4th grade, Women’s Suffrage Inquiry Design Model (IDM) Lesson Plan: How Can Ideas Spread and Lead to Change?
- How can ideas spread and lead to change?
- How did suffragists in Washington spread their ideas? And how did ideas move from the state level to the national suffrage movement
Standards and Practices
- C4.4.2 Analyze and evaluate ways of influencing state governments to establish or preserve individual rights and promote the common good.
- H2.4.1 Analyze and explain how individuals have caused change in Washington state history
- H2.4.3 Analyze and explain how technology and ideas have affected the way people live and change their values, beliefs, and attitudes in Washington.
- H4.4.1 Recognize and explain significant historical events in Washington state that have implications for current decisions.
Staging the Question
Ask students to make buttons or stickers to support a cause that they care about. (These could be made from stick-on name badges.) Ask them to wear these for a few days, then write a reflection about the experience. (Activity suggested by members of Washington State Council for Social Studies.)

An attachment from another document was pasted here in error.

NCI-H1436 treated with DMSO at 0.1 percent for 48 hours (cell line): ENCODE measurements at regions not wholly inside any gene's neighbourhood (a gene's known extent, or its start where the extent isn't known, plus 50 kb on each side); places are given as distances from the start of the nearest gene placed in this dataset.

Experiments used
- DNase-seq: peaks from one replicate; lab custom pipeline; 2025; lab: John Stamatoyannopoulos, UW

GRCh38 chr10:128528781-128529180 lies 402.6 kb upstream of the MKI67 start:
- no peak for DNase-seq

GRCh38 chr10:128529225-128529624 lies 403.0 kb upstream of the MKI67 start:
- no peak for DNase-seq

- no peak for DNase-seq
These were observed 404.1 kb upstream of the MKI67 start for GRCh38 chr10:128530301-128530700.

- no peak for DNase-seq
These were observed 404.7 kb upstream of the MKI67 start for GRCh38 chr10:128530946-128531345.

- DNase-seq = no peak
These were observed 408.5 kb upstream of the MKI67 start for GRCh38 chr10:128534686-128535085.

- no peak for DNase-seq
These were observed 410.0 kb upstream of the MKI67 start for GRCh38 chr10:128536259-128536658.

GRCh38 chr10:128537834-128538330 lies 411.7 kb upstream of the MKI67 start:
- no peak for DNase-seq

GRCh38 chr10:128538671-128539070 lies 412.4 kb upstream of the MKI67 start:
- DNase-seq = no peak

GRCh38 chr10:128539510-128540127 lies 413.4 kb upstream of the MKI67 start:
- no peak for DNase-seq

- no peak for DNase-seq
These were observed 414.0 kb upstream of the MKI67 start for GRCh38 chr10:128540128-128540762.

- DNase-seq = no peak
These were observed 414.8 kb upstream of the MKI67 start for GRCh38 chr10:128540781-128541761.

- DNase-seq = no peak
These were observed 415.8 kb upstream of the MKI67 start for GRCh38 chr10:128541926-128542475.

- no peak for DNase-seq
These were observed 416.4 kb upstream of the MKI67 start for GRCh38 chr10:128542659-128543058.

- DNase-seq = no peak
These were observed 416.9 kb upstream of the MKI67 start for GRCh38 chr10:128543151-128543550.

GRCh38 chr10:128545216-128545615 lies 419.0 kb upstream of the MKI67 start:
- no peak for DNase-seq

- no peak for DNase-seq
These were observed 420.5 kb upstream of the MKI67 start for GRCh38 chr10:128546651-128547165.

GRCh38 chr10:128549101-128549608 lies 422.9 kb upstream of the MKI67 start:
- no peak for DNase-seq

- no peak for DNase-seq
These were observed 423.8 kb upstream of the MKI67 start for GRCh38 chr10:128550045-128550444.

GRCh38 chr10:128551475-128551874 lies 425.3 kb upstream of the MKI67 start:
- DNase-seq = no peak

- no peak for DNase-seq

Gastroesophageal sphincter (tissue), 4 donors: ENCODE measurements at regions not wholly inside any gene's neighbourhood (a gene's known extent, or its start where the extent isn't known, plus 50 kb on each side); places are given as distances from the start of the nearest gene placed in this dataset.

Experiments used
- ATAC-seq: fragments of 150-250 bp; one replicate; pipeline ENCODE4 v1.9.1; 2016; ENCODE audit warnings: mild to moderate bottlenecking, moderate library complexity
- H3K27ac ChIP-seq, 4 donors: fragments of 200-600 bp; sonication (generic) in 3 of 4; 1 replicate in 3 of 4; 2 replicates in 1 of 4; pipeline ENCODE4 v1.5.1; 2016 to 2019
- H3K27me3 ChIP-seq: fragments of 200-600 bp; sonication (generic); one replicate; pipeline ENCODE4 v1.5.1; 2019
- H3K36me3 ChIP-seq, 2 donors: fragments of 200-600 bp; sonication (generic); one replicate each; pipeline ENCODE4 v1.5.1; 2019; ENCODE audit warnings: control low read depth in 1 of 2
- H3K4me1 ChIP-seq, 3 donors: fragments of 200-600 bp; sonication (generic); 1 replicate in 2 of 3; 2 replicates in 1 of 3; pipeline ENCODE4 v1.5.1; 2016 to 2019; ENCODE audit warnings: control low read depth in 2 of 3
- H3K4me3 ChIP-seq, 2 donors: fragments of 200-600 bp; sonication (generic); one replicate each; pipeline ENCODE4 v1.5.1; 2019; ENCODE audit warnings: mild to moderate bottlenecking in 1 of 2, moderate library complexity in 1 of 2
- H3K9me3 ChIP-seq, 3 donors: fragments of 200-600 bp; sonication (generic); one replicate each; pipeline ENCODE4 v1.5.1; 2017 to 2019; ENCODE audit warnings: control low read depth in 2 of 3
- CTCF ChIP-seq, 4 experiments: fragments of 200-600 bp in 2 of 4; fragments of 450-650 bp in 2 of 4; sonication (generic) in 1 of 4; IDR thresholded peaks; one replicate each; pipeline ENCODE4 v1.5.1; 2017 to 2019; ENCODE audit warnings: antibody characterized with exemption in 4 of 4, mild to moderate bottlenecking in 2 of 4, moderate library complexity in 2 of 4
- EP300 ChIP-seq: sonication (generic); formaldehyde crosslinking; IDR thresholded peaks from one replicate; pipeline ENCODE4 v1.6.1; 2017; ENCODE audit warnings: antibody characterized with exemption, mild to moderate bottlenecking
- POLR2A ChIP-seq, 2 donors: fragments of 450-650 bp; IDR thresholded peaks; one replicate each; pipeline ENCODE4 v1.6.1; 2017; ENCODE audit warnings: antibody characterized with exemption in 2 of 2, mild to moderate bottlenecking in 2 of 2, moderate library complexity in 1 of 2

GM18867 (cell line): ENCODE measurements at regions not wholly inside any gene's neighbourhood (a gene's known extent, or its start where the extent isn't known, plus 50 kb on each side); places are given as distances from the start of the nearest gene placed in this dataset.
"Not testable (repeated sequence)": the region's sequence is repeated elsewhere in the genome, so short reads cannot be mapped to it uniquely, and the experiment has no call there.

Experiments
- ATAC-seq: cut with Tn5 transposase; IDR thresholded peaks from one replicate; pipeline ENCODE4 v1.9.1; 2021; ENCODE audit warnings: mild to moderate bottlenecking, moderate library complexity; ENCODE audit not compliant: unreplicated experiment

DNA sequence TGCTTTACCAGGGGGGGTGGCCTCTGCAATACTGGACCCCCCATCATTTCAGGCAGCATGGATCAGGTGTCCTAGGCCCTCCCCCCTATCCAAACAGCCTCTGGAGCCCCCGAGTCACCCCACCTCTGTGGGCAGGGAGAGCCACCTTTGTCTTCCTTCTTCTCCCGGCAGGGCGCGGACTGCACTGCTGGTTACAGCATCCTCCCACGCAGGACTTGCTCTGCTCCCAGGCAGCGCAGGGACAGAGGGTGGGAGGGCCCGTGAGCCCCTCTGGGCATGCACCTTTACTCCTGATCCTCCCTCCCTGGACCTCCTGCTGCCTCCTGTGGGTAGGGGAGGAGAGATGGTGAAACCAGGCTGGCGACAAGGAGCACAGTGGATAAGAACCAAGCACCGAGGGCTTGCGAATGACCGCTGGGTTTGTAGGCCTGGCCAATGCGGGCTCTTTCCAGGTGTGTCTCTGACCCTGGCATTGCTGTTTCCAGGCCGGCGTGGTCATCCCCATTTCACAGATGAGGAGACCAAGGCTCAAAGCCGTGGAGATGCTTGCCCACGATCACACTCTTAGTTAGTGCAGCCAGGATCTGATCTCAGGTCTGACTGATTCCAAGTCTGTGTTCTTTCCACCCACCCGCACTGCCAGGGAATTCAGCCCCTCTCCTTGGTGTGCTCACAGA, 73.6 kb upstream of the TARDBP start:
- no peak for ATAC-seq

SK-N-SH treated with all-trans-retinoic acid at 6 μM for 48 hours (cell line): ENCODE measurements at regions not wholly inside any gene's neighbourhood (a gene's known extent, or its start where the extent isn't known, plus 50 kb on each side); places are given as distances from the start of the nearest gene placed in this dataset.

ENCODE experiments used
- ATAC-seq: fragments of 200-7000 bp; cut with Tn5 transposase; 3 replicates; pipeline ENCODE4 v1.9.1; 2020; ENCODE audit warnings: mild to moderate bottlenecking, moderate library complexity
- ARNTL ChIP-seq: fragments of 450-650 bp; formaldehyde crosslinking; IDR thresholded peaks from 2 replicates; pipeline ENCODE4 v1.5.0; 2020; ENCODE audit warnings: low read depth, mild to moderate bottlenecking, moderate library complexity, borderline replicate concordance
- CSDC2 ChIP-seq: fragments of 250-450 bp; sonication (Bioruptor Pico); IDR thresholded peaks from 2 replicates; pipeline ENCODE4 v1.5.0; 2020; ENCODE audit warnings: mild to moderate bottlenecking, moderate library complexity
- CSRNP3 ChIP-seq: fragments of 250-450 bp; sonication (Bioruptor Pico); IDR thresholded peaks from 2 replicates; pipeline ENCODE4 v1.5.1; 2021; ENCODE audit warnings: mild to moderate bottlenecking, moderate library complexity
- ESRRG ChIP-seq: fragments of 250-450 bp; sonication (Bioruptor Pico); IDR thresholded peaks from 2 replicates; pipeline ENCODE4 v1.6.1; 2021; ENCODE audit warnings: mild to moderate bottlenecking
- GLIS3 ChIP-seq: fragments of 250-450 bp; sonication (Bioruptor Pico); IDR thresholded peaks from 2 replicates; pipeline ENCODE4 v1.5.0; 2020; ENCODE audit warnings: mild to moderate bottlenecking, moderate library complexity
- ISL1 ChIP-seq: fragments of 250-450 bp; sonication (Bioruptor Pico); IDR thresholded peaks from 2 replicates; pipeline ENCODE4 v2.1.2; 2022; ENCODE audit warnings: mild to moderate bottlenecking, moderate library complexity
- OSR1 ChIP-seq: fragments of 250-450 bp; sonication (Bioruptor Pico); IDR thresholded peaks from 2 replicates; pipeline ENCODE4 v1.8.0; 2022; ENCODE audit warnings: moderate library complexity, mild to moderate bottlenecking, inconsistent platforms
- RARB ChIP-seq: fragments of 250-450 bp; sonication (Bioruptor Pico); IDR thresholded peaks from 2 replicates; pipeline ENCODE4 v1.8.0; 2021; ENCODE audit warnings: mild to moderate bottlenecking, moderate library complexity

Ask students to analyze an object through which they express causes they believe in. This might be a water bottle or binder with stickers, etc. You might use the WSHS Source Analysis worksheet used in Formative Performance Task 3 to support this type of thinking, especially if your students are already familiar with source analysis. (Activity suggested by members of Washington State Council for Social Studies.)
Ask students to brainstorm, as a class or in small groups: What other social movements have we already studied? How have people made change in their communities? What strategies have they used? Did they make change at a local, state, or national level?
Introduce the unit’s topic: The women’s suffrage movement in Washington state and nationally.